Today KidLit College Celebrates Robin Newman!
Figurative Language Is a Goldmine for Writers
Metaphors, Similes, Idioms, Puns, and More! Oh my!
By Robin Newman
As writers, we spend hours working and reworking (and reworking!!!) the basic elements of our stories.
- Compelling characters. Check!
- Central theme. Got it!
- Plot with a solid story arc. On it!
- Conflict. No problem!
But beyond those basic elements, what can we do to put some extra icing on the cake? Add figurative language, of course!
Figurative language is simply a non-literal description that compares an object or person to something else. It includes metaphors, similes, hyperboles, onomatopoeias, clichés, idioms, and puns.
Why is figurative language so important? So glad you asked.
Figurative language teaches kids to go beyond the literal meaning of words; enriches their own writing and vocabulary; and helps kids better visualize the text. Figurative language is especially invaluable for developing comprehension and language fluency. Puns or wordplay (the good old double entendres) also add an extra layer of fun to a story that can help kids really sink their teeth into your books.
If I haven’t already convinced you of the importance and super duper coolness of figurative language, here’s another good reason: teachers and librarians love books with figurative language. It gives them one more reason to buy your book, and perhaps use it as a mentor text in the classroom.
Figurative language can be tailored and personalized for your kind of story whether you’re writing board books, picture books, chapter books, or YA. And the Internet is truly your oyster when looking for that perfect idiom or pun. Below are a few good resources:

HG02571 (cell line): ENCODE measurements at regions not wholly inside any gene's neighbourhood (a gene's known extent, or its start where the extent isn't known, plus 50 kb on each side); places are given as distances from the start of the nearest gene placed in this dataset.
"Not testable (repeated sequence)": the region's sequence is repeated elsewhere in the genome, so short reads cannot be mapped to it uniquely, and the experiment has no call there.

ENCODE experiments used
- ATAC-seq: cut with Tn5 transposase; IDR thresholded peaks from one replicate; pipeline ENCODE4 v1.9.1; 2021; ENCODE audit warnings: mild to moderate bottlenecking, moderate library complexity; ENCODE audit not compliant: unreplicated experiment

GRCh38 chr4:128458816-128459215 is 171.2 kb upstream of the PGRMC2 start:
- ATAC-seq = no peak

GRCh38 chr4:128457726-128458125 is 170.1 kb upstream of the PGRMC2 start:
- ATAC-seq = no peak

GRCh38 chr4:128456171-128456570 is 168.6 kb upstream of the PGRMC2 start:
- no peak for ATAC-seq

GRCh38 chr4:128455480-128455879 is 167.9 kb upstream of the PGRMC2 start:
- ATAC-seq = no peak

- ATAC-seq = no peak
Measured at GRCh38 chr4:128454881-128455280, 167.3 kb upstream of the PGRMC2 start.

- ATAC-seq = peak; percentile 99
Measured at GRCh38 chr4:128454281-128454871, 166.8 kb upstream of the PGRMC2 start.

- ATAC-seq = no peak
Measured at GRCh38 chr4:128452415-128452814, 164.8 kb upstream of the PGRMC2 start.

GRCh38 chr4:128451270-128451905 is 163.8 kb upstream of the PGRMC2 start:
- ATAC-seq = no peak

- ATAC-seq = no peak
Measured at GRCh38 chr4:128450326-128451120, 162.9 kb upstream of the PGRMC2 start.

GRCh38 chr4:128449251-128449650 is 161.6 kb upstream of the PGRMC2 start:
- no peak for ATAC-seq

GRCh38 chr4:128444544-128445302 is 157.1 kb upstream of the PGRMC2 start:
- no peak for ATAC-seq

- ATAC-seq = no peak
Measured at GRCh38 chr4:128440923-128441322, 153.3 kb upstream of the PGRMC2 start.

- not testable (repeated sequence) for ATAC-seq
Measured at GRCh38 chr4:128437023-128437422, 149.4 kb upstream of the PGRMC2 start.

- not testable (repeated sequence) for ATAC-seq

- Food: http://www.idiomconnection.com/food.html
- Colors: http://www.idiomconnection.com/color.html
- Animals: http://www.idiomconnection.com/animal.html
- Chicken specific jokes/sayings: http://www.backyardchickens.com/a/common-chicken-sayings-idioms-other-funny-things-we-say
In my early drafts of The Case of the Missing Carrot Cake, I ended most chapters with the catchphrase, “The situation was not looking good. Not good at all.” My amazing editor and publisher at Creston Books, Marissa Moss, suggested that I finish each section or chapter with some kind of food, farm, or animal-related pun. So, this is how the text changed:
- Chapter 2: This case was going to be a hard nut to crack. A hard nut indeed.
- Chapter 3 – Frankly, this case was moving slower than molasses. Slower than molasses indeed.
Looks like Hot Dog’s got himself in a pickle . . . A pickle indeed!
With some luck, maybe we’ll catch our thief red-handed. Or frosting-handed as the case may be!
- Chapter 4 – I was beginning to think our goose was cooked. Cooked well done indeed.
And when I was making my revisions, I didn’t stop there. I added puns and wordplay wherever it seemed a good opportunity to have some fun. By the time I was done with the second book in the series, The Case of the Poached Egg, I was pretty sure I had almost every egg and chicken idiom or pun that’s out there.
So, I’m hoping that I can egg some of you on to consider adding more figurative language to your writings. In a nutshell, just trust me, it’s a blast.
More about Robin Newman. Raised in New York and Paris, Robin was a practicing attorney and legal editor, but she now prefers to write about witches, mice, pigs and peacocks. She lives in New York with her husband, son, goldfish, and two spoiled English Cocker Spaniels. Robin can fond on [email protected], facebook, and online at RobinNewmanBooks.com.
Robin will gift-away a copy of both The Case of the Missing Carrot Cake and The Case of the Poached Egg. Two books, two lucky winners!
KidLit College will gift-away a seat in Jenne Abramowitz's Chapter Books Building Blocks workshop! If you are not already registered, register now! This one will be really great!